Radio Girl and Her De Luxe Revue

Vaughn de Leath, 1939. Jim Walsh Collection, Recorded Sound Reference Center. Taylor McClaskie is one of the Music Division’s summer 2019 interns. She is a Ph.D. candidate in musicology at Case Western Reserve University. Here, she writes about the early days of radio and one of its near-forgotten stars. Among the hundreds of songs that have crossed my desk this summer as I help process … Continue reading Radio Girl and Her De Luxe Revue

Crowdsourcing Challenge!

By the People, the Library’s crowdsourcing transcription project, is calling on volunteers to complete 1,000 pages from the “Suffrage: Women Fight for the Vote” campaign before Monday, August 19th. The speeches, diaries, and letters of suffragists reveal complex personalities and a multifaceted movement.  Here, Elizabeth A. Novara, a historian in the Library’s Manuscript Division, writes about some of the family and personal relationships that sustained … Continue reading Crowdsourcing Challenge!

Pic of the Week: Mo’Ne Davis Edition

Former Little League World Series star Mo’Ne Davis meets with the DC Force, part of the DC Girls Baseball program, in the Baseball Americana exhibit. Photo: Shawn Miller. Mo’Ne Davis, the pitcher who rocketed to fame behind a historic shutout victory in the 2013 Little League World Series, stopped by the Library’s Baseball Americana exhibit this week. She’s 18 now, five years older and a … Continue reading Pic of the Week: Mo’Ne Davis Edition

Guest Column: Nancy Pelosi on Women’s Suffrage Anniversary

This is a guest post by Nancy Pelosi, Speaker of the U.S. House of Representatives. It is (lightly) adapted from the “Last Word” column in the current issue of the Library of Congress Magazine. That issue marks the 100th anniversary of women’s suffrage in the United States.  Nancy Pelosi, Speaker of the House.  One hundred and seventy-one years ago, 300 women and men gathered in … Continue reading Guest Column: Nancy Pelosi on Women’s Suffrage Anniversary

Eisner Winner! Library’s “Drawn to Purpose”

“Drawn to Purpose,” the Library’s Eisner Award-winning book. Published by the University Press of Mississippi in association with the Library of Congress. “Drawn to Purpose: American Women Illustrators and Cartoonists,” a lavishly illustrated study of the field written by Library curator Martha H. Kennedy, won the 2019 Eisner Award for the Best Comics-Related Book at San Diego’s Comic-Con International this weekend, a win for the … Continue reading Eisner Winner! Library’s “Drawn to Purpose”

Pic of the Week: Flickr Edition

Cinderella waltzes down the Great Hall staircase during a celebration of the film’s addition to the National Film Registry, June 20, 2019. Photo: Shawn Miller The Library has featured some of its best historical photographs on a Flickr page for years, with more than 34,000 images in more than 45 albums. If you haven’t checked it out before, we hope you’ll take a minute now. Delights … Continue reading Pic of the Week: Flickr Edition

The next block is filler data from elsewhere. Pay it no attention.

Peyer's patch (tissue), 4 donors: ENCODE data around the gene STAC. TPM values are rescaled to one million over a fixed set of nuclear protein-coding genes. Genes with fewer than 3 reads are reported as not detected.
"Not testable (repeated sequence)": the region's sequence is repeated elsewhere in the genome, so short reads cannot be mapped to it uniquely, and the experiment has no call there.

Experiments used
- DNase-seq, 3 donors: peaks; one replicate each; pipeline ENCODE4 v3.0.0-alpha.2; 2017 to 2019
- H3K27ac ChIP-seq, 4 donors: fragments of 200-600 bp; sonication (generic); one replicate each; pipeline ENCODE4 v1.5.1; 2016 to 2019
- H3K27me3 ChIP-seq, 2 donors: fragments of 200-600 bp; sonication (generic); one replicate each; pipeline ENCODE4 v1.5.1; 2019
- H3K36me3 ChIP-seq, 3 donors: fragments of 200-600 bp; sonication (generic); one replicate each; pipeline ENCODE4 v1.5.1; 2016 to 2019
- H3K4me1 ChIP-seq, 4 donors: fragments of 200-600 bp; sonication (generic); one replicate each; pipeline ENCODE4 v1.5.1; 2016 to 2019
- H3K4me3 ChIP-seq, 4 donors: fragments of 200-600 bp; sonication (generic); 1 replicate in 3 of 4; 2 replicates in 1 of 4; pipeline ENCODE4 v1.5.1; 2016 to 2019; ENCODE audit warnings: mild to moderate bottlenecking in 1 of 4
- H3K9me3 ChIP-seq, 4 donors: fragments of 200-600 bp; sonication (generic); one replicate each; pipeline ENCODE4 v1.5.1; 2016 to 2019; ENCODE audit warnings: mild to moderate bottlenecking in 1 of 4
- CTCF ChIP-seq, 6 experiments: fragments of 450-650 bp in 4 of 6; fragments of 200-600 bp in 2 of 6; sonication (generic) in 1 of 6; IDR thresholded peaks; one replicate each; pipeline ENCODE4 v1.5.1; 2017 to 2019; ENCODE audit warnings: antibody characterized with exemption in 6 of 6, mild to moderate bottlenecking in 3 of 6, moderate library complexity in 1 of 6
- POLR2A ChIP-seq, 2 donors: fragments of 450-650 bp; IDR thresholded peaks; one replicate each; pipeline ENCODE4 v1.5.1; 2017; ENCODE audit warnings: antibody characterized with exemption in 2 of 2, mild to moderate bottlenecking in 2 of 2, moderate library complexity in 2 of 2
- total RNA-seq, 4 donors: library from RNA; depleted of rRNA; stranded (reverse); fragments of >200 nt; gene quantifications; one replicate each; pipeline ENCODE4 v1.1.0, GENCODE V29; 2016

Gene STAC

Pic of the Week: Girls Who Code Edition

  Girls Who Code students and leaders with members of Congress in the Library’s Great Hall, July 10, 2019. First row, standing on floor, from left: Rep. Lori Trahan (D-MA); Rep. Joyce Beatty (D-OH); Rep. Ayanna Pressley (D-MA); Rep. Debbie Wasserman Schultz (D-FL); Rep. Grace Meng (D-NY); Reshma Saujani, founder and CEO of Girls Who Code; Sen. Shelley Moore Capito (R-WV); Sen. Jacky Rosen (D-NV); Rep. … Continue reading Pic of the Week: Girls Who Code Edition

The Will of Claudia Izard: An Uneasy Antebellum Testament

This is a guest post by Julie Miller, a historian in the Manuscript Division. It offers a window into the social realities of South Carolina in the days leading up to the Civil War, when very different ideas of “freedom” existed side by side. As any reader will notice, such issues persist in different form today.  Henry and Claudia Izard lived at a house called … Continue reading The Will of Claudia Izard: An Uneasy Antebellum Testament

Her Vote at 100: Three Exhibits

This story is cross-posted on the blogs of the Library of Congress, National Archives, and Smithsonian’s American Women’s History Initiative. When it came to advocating for women’s right to vote, creative communications tactics changed minds. Women demanded the vote by staging costumed tableaux at protest marches, organizing church committees, holding up handmade signs in front of the White House, getting arrested, publishing their own newspapers, … Continue reading Her Vote at 100: Three Exhibits

Pic of the Week: 19th Amendment Edition

Cast members of “19: The Musical” perform during the “Shall Not Be Denied” exhibition opening. Photo: Shawn Miller. This week marked the 100th anniversary of the 19th Amendment, which gave women the right to vote and changed American life and politics. The Library, repository of the papers of many key players in the suffrage movement, opened a yearlong exhibit about that struggle, “Shall Not Be … Continue reading Pic of the Week: 19th Amendment Edition